Monday, August 14, 2017

To Wager Her Heart by Tamera Alexander


To Wager Her Heart by Tamera Alexander is the third book in Alexander's Belle Meade Plantation trilogy. While each book is stand alone and can be read as such, there are the same characters in all three novels. To Wager Her Heart centers around Alexandra Donelson, a young woman in her mid-twenties in Nashville in the 1870s. She wants help educate freedmen, despite her family's belief that it is not appropriate for a young woman of her station.

Alexandra meets Sylas Rutledge, a railroad man from Colorado. Though she has a terrible first impression of him, circumstances keep throwing them together. Eventually a relationship develops between the two of them that blooms into more.

I'm usually not a fan of romance novels. However, the historical aspect of this book made me willing to give it a shot. I'm glad I did. Alexander's writing style flows quickly. The pace was quick but not at the expense of character insight and development. Anyone who enjoys historical fiction or romance novels will enjoy To Wager Her Heart.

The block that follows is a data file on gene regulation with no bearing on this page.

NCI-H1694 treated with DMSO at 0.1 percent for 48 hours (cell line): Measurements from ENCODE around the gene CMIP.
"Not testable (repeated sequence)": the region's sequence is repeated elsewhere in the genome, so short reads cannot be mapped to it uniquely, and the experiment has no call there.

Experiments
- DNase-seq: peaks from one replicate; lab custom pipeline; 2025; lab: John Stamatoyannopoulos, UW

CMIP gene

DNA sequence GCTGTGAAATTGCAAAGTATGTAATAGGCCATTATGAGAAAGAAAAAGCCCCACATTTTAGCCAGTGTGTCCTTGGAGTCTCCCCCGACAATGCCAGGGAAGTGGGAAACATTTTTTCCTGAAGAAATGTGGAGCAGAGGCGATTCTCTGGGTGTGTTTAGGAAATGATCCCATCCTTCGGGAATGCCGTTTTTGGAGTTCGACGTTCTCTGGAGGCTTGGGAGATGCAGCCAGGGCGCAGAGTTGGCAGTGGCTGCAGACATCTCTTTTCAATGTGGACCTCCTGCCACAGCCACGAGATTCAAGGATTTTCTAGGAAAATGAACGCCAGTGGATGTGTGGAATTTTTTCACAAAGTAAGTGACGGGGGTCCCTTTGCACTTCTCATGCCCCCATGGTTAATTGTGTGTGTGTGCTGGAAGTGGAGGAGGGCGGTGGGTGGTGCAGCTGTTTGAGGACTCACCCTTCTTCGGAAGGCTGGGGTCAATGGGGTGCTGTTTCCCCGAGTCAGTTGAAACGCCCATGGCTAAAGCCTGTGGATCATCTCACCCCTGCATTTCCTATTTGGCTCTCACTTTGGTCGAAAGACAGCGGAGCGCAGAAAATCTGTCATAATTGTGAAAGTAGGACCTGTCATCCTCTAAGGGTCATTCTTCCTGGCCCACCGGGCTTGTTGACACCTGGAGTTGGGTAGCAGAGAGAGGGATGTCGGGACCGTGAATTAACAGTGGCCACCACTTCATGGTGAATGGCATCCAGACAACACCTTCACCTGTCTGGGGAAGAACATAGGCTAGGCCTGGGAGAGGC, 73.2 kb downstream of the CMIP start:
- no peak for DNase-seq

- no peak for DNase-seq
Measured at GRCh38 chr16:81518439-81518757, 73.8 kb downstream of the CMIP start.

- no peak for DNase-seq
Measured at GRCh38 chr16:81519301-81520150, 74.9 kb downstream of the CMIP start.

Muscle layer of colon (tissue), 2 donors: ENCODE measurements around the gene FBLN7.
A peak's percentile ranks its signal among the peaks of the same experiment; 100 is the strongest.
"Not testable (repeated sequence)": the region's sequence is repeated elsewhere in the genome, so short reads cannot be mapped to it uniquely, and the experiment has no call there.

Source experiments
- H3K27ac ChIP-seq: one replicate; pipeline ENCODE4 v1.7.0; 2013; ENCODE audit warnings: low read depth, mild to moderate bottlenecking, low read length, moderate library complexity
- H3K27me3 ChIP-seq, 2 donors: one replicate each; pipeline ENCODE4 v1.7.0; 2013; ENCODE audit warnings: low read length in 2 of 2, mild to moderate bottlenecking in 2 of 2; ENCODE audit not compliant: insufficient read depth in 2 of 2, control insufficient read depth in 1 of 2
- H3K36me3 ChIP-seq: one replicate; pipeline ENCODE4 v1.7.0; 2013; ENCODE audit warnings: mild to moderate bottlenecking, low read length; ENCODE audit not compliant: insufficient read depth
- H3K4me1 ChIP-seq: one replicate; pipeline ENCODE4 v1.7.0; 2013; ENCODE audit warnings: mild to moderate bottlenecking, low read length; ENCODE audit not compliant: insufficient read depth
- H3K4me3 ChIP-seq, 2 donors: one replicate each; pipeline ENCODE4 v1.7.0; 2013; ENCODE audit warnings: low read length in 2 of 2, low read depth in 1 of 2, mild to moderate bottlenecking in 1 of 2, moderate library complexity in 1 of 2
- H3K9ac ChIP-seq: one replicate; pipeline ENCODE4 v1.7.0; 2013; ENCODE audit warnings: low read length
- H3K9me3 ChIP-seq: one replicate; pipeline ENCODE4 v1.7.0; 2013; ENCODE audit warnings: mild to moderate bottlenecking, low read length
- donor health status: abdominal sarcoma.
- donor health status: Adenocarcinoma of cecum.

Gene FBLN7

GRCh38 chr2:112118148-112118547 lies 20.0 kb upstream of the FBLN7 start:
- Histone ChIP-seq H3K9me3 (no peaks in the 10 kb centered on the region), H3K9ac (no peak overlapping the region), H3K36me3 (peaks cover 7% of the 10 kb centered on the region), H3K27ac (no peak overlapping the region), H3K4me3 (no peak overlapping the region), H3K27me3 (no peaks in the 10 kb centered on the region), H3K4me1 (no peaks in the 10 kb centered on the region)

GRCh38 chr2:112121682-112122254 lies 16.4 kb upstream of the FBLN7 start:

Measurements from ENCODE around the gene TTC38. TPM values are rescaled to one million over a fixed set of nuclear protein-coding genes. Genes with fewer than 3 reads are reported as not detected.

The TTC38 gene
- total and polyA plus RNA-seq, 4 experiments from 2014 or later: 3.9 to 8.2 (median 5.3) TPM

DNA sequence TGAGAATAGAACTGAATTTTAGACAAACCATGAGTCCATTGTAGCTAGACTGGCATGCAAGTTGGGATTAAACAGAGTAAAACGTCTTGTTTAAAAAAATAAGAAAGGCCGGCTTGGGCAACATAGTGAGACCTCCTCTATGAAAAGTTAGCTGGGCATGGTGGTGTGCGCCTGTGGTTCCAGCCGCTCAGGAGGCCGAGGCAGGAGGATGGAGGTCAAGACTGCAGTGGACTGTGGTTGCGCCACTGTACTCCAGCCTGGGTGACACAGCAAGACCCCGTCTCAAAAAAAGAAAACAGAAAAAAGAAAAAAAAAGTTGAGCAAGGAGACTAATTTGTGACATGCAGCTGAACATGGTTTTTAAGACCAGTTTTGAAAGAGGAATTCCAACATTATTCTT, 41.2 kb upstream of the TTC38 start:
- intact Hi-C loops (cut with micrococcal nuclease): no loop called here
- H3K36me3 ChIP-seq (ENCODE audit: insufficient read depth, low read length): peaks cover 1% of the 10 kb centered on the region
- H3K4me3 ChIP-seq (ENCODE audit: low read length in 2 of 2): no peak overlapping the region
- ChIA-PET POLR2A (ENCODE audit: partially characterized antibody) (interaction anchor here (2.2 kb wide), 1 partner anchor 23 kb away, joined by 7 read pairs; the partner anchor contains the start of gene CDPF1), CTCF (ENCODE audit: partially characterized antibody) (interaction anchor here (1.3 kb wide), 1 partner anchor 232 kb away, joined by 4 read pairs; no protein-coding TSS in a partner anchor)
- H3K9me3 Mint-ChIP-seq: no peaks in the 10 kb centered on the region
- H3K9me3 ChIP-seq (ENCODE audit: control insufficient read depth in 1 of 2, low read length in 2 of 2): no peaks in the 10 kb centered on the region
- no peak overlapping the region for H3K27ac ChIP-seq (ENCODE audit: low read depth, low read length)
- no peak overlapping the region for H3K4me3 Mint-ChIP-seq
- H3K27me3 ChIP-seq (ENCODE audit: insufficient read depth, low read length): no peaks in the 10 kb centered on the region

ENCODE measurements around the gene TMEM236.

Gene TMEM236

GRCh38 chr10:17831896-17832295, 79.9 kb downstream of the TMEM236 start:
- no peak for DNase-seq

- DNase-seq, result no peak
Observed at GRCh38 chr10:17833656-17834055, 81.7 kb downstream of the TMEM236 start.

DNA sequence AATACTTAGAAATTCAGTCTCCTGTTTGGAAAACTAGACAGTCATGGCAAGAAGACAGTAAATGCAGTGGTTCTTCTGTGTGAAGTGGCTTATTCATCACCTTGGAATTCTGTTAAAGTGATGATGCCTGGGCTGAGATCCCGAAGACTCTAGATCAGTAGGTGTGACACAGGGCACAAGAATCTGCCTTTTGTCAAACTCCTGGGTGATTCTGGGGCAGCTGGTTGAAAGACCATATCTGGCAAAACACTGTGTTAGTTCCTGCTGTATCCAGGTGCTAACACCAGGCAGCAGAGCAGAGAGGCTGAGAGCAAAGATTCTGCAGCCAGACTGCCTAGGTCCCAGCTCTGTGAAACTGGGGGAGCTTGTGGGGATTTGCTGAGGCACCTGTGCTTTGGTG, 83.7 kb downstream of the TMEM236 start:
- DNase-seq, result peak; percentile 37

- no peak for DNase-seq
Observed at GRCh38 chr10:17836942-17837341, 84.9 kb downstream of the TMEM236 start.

I received this book free from Thomas Nelson Publishers as part of their BookLook book review bloggers program. I was not required to write a positive review. The opinions I have expressed are my own. I am disclosing this in accordance with the Federal Trade Commission's 16 CFR, Part 255

Tuesday, August 8, 2017

Paul the Apostle by Robert E. Picirilli


Paul the Apostle: Missionary, Martyr, Theologian by Robert E. Picirilli is a critical examination of the life and ministry of Paul the Apostle. This is meant to be a middle of the road book, such as a college textbook. Paul the Apostle isn't for the casual reader, nor is it an in depth look at all the minutiae others critically examine.

This is a great resource for pastors and students of theology. It is kind of a slog to read straight through, but since that isn't its intended purpose, that isn't a huge problem. The writing is accessible and the structure is very easy to follow. Whether one wants more information about a particular letter, missionary journey, or time in Paul's life, it is easy to find what one needs. There is also plenty of other resources listed if one does want to take a closer examination of a particular aspect of Paul's life.

I received this book free from Moody Publishers as part of their Moody Publishers Blogger Review Program. I was not required to write a positive review. The opinions I have expressed are my own. I am disclosing this in accordance with the Federal Trade Commission's 16 CFR, See Part 255

Friday, July 28, 2017

Sinners in the Hands of a Loving God by Brian Zahnd